The primary trouble with e-books, as I see it, is range, not device or price. Because publishers are so fearful that e-books will compromise "real" sales, they just don't offer most books electronically. That doesn't prevent them from being available electronically, though. It just prevents the publishers from being paid for electronic versions.
The second problem is that you can't even express interest in them without being treated like a criminal. The fear, again, leads publishers to demand DRM on what books they do offer. In most cases, the restrictions are so tight that you'll probably lose access to the book after you read it once.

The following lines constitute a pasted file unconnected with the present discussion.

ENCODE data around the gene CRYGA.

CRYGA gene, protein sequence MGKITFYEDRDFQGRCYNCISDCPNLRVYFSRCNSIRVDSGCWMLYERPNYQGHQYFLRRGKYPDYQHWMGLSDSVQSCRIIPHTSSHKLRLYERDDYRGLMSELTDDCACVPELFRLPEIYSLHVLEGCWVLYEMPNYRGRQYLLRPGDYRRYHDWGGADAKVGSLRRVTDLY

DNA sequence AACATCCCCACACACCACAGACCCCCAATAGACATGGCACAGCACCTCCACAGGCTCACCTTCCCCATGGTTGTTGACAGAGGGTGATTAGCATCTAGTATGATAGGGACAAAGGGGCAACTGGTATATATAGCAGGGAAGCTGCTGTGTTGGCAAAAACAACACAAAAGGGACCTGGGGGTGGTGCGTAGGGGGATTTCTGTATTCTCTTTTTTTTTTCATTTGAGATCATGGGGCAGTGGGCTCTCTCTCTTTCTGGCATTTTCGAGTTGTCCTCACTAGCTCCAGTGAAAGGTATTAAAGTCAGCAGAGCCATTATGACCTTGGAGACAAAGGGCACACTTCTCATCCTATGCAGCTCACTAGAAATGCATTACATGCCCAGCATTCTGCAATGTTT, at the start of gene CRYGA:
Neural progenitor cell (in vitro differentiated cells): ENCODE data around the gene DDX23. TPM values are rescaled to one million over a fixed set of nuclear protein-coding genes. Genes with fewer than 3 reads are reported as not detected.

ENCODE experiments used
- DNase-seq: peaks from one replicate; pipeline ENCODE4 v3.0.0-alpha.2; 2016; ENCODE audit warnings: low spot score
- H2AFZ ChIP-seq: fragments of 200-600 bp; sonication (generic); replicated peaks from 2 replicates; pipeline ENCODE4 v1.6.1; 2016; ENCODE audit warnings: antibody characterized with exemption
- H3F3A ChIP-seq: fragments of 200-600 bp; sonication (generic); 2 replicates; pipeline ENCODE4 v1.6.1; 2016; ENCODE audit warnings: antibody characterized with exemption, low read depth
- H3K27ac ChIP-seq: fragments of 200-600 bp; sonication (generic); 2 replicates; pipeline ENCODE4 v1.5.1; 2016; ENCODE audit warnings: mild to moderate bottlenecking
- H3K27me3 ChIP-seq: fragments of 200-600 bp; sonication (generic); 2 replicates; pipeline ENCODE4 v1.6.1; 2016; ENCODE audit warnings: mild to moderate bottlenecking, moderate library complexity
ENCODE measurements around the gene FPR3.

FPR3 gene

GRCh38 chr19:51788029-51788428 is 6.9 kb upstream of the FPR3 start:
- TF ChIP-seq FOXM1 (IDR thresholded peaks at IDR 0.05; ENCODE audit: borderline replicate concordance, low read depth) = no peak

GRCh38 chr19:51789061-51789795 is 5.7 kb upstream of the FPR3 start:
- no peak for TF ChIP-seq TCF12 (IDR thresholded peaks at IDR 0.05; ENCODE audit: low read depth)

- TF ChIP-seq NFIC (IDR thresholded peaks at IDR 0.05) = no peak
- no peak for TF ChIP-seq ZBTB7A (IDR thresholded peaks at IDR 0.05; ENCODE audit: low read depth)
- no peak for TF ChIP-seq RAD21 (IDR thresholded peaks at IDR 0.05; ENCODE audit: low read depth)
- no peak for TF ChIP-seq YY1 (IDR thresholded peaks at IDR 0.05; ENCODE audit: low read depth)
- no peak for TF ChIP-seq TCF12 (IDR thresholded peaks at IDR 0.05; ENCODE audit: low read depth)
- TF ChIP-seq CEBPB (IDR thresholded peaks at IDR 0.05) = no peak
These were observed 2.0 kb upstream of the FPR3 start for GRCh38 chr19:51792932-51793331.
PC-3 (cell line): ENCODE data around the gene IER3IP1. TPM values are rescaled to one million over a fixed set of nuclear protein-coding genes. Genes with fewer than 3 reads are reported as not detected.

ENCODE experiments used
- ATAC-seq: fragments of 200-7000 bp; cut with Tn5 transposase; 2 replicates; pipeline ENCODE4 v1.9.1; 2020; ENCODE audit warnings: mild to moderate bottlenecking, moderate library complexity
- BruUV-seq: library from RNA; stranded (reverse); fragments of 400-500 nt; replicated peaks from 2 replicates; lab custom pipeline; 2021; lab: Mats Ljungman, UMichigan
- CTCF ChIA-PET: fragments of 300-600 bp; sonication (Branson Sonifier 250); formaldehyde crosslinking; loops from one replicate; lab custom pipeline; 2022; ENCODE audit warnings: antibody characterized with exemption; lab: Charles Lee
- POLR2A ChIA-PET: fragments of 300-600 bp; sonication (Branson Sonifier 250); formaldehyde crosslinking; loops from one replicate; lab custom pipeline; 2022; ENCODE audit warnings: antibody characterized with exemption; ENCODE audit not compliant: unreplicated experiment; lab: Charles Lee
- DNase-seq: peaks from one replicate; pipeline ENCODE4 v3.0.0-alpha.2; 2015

Now, along with the iPad, Apple is trying their hand at e-book sales. I doubt apple's iBookStore will solve either the problem of range or open access, let alone price.
Mokalus of Borg
PS - Apparently in some cases the iBookStore charges more than for a physical book.
PPS - That's because publishers set the prices, and they don't really want you buying books this way.